Bill Eberhard has been a prolific and very influential scientist publishing widely on anything to do with sexual evolution. His books Sexual Selection and Animal Genitalia and Female Control have been cited by other authors (usually a good proxy for academic impact) thousands of times. But one of his articles has, in the more than twenty years since it was published, received no attention whatsoever. In 1991, he wrote a short paper for the journal Medical Hypotheses in which he argued that artificial insemination effectivity in women could be improved if the pipette used were, well, dildo-shaped and applied with gusto, rather than clinical sobriety. Granted, he does not say it in so many words, but statements like, “the male genitalia of humans perform complex movements and change form during ejaculation. It seems unlikely that such complex and consistent behavior is bereft of reproductive significance” leave little to the imagination. What Eberhard basically says is, if artificial insemination were accompanied with the kind of stimulation that comes with regular intercourse, chances are that it will be more successful.
Eberhard has good reasons to think so. In livestock, assisted pregnancy procedures routinely make use of such erotic aids. Swine insemination uses a boar penis shaped pipette–to good effect. Likewise, lab mice are often artificially inseminated while undergoing simulated mating with a vaginal tampon or an artificial mouse penis. And in rats, bigger litters are produced after artificial insemination if a (small-sized) vibrator is applied to the female during the insemination procedure. All this suggests that the penis and its movements perform an “internal courtship,” which, if it pleases the female, results in her absorbing, storing, and/or using more sperm. And why not give this a try in human assisted conception as well?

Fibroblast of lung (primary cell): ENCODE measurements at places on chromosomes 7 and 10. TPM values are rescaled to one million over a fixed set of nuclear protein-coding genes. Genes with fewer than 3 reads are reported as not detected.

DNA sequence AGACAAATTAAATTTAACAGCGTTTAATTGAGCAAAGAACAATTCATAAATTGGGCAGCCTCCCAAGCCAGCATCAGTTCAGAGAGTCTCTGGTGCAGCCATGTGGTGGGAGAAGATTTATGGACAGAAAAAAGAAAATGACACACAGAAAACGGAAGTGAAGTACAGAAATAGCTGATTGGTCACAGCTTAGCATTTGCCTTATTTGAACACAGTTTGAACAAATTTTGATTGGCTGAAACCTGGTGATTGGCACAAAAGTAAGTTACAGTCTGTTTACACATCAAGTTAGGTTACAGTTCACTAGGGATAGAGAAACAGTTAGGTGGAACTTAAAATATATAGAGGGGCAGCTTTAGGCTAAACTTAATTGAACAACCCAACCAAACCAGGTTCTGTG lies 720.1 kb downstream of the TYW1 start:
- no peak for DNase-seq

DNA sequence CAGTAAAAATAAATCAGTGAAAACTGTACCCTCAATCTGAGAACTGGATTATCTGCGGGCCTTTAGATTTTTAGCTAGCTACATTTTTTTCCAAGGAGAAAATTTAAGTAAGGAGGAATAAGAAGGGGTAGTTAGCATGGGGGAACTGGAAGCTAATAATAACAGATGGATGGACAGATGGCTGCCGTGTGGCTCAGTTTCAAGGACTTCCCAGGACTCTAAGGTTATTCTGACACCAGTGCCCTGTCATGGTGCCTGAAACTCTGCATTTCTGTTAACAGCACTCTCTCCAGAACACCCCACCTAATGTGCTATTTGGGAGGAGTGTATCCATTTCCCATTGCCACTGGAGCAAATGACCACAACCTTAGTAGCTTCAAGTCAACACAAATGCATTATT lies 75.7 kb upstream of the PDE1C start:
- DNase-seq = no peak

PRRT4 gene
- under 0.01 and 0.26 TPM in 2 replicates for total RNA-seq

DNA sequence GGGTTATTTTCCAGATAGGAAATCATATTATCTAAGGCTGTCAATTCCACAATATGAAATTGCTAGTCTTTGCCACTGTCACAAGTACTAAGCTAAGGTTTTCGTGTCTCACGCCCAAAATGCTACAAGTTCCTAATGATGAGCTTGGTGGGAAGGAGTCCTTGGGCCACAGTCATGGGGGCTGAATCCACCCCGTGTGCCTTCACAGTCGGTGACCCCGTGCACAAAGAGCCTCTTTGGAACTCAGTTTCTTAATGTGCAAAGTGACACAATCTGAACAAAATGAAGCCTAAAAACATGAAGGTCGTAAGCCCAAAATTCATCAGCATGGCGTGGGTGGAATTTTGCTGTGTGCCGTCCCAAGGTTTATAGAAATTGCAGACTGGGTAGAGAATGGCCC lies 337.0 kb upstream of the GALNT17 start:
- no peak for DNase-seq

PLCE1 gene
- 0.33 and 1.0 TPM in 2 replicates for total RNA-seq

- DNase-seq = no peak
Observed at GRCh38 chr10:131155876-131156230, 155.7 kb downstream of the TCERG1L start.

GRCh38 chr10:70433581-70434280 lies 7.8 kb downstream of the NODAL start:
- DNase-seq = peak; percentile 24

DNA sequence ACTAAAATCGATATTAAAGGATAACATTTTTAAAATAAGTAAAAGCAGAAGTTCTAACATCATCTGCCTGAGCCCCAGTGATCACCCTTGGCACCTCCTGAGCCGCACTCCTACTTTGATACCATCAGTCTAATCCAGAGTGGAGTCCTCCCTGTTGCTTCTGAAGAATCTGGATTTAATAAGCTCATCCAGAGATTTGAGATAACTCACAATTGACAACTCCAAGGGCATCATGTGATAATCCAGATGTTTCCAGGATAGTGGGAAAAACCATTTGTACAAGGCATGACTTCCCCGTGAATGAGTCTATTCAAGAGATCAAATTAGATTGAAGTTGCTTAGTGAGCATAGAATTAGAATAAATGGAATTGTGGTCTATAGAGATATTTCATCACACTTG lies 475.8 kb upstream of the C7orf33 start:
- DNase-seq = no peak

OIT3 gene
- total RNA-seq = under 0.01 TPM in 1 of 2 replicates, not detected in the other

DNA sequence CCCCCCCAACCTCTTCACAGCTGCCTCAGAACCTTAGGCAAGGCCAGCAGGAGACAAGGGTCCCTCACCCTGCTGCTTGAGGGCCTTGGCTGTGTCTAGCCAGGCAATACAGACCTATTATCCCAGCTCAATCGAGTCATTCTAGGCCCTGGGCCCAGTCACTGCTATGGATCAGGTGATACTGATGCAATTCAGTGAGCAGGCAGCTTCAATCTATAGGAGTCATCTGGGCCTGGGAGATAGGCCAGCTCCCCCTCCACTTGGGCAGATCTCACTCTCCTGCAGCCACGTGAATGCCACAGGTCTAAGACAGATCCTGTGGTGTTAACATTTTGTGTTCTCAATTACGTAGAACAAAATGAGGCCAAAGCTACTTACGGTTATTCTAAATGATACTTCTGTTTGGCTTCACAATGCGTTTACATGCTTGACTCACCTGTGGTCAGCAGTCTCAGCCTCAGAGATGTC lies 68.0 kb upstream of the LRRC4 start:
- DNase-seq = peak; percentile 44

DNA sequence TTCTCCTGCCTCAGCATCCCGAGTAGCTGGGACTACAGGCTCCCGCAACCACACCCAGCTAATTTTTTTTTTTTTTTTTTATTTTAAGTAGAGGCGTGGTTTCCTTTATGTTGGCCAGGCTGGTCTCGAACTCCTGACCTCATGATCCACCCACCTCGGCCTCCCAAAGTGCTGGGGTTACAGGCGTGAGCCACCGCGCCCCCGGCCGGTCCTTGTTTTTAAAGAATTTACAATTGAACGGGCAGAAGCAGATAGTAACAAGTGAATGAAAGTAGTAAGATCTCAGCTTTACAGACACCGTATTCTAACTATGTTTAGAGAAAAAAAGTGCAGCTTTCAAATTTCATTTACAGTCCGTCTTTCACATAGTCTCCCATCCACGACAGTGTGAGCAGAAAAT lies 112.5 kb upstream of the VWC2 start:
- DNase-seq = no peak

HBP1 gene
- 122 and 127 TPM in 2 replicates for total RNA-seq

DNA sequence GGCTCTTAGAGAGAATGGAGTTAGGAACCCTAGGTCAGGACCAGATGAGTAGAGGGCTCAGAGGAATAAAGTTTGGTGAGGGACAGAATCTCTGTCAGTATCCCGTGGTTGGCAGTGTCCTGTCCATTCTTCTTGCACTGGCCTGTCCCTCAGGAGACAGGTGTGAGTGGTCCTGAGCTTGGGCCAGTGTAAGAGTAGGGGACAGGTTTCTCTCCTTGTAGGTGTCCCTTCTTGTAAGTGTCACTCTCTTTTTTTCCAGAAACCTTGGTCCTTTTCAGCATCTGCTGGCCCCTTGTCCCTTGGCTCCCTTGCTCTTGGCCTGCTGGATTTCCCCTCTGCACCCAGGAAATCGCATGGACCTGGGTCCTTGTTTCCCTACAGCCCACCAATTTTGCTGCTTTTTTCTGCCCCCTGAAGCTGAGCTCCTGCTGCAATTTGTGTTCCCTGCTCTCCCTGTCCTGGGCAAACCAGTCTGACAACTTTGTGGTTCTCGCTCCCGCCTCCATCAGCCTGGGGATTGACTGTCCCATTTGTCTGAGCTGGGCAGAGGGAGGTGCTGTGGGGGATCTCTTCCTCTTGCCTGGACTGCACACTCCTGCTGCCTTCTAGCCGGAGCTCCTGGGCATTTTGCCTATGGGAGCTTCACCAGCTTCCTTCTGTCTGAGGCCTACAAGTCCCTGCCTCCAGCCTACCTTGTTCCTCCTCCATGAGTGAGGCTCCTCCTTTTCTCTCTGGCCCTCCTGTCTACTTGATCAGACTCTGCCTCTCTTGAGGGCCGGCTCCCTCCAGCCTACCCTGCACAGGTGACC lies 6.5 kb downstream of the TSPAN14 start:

More recently, another curious scientific paper shows benefits from a whole different kind of theatre. In a 2011 article in the journal Fertility and Sterility with the intriguing title, “The effect of medical clowning on pregnancy rates after in vitro fertilization and embryo transfer”, a team of Isreali authors show that IVF was 16% more effective in a group of women who had witnessed a medical clown performing shortly after their IVF treatment. As the medical researchers write, “Each patient in [this] group was visited by a professional medical clown immediately after [embryo transfer], while lying in bed. This encounter lasted 12–15 minutes and included a routine developed by the principal investigators (SF and AS) as suitable for such patients. The routine included jokes, tricks, and magic and was performed on a one-to-one basis with the clown dressed as a ‘‘chef de cuisine.’’ The same clown performed the same routine at all visits.” The clown in question was Mr. Shlomi Algussi, who may be seen performing in this video:
We assume the encounters were monitored by the researchers, so that the 16% extra conception rate cannot be due to some unauthorized “tricks” on the part of the clown.